Worlds Unimagined

If you follow my blog, you’ve no doubt noticed a few posts here and there about Neil Gaiman that hint at my shamelessly fanboyish love of his work. As such, it seems silly that I’ve gone this long without posting anything by him.

As such: today’s poem is “The Day the Saucers Came” by Neil Gaiman. As he states in his intro, “it’s sort of about the end of the world.” But not completely.

(The poem comes from Gaiman’s book Fragile Things, which you can buy here. I highly recommend doing so, as it contains—among other things—the coolest Cthulu mythos/Sherlock Holmes crossover you’re likely to see, and the Locus-winning and Hugo-nominated “How to Talk to Girls at Parties,” which despite the title I do not recommend using as a how-to.)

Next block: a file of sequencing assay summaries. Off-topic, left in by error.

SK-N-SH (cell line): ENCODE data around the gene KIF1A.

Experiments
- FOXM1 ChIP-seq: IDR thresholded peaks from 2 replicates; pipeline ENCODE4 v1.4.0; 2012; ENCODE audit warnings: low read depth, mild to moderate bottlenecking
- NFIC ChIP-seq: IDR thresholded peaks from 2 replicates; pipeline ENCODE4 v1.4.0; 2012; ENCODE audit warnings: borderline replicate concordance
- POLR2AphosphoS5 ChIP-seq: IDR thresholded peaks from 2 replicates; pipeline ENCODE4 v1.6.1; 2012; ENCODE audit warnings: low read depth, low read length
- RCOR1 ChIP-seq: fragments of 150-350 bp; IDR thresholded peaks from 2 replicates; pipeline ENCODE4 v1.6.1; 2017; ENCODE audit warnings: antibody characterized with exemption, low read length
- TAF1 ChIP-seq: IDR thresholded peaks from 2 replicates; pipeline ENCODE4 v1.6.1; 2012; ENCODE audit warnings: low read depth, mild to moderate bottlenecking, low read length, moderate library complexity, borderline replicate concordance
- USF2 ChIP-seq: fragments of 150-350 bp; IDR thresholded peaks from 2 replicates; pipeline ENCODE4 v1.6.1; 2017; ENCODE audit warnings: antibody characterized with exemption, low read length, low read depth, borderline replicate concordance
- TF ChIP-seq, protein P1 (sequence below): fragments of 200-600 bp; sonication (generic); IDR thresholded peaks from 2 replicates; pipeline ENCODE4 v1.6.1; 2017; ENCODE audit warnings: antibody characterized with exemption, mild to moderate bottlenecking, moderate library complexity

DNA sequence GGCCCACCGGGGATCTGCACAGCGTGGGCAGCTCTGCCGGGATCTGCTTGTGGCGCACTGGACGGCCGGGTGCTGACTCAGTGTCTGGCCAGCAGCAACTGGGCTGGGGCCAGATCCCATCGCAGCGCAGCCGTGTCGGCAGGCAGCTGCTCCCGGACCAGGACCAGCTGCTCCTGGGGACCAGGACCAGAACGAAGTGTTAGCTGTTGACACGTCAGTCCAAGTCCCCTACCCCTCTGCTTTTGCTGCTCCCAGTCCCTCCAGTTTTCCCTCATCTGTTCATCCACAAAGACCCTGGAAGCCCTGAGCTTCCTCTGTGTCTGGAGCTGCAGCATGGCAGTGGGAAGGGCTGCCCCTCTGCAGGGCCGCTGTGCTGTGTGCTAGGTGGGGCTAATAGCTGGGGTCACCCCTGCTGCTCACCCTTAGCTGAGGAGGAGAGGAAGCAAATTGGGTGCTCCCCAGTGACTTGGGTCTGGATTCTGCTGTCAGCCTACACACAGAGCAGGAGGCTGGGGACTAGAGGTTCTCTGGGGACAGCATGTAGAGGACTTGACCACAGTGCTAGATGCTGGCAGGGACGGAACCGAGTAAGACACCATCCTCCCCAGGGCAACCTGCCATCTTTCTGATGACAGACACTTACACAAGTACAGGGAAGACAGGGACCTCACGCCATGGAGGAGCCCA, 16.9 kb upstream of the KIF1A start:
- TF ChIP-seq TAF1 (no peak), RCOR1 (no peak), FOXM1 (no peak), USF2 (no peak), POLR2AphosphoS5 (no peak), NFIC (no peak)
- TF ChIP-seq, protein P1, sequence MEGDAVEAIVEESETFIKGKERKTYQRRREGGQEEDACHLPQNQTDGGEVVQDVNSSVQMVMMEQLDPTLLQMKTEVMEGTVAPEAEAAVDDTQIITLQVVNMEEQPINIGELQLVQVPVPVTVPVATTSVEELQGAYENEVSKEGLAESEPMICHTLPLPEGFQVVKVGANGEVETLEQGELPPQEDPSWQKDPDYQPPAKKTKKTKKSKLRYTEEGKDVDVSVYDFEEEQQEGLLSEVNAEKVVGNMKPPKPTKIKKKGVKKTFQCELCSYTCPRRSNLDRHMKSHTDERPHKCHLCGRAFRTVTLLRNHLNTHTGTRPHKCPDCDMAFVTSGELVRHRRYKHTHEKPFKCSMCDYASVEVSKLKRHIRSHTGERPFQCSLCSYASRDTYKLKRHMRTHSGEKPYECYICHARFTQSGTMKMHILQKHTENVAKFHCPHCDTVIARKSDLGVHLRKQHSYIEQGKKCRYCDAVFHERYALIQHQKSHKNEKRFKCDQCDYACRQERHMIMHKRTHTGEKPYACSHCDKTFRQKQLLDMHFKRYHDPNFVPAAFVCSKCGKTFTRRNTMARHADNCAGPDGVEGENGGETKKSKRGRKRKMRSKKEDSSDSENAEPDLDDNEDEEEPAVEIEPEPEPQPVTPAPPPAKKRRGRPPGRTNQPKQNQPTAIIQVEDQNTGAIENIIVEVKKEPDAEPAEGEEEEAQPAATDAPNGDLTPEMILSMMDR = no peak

Stephen King interview

Neil Gaiman interviews Stephen King. Need I say more?

neil-gaiman:

I just put the text up of the interview I did with Stephen King in the Sunday Times Magazine on my blog at neilgaiman.com. It’s a much longer interview than the one in the magazine, and if you are interested in working writers, you might enjoy it….

"I saw a lovely analogy recently. Somebody said that writers are like otters. And otters are really hard to train. Dolphins are easy to train. They do a trick, you give them a fish, they do the trick again, you give them a fish. They will keep doing that trick until the end of time. Otters, if they do a trick and you give them a fish, the next time they’ll do a better trick or a different trick because they’d already done that one. And writers tend to be otters. Most of us get pretty bored doing the same trick. We’ve done it, so let’s do something different."
–Neil Gaiman

Time Magazine interview with Neil Gaiman and Joss Whedon. I probably can’t give a better explanation of why you should read it than that sentence fragment.

Source: http://www.time.com/time/arts/article/0,8599,1109313,00.html#ixzz1jeM76ZoG.html

I found this interview at Neil Gaiman’s blog, http://neil-gaiman.tumblr.com/ — which I also highly recommend if you don’t already follow it.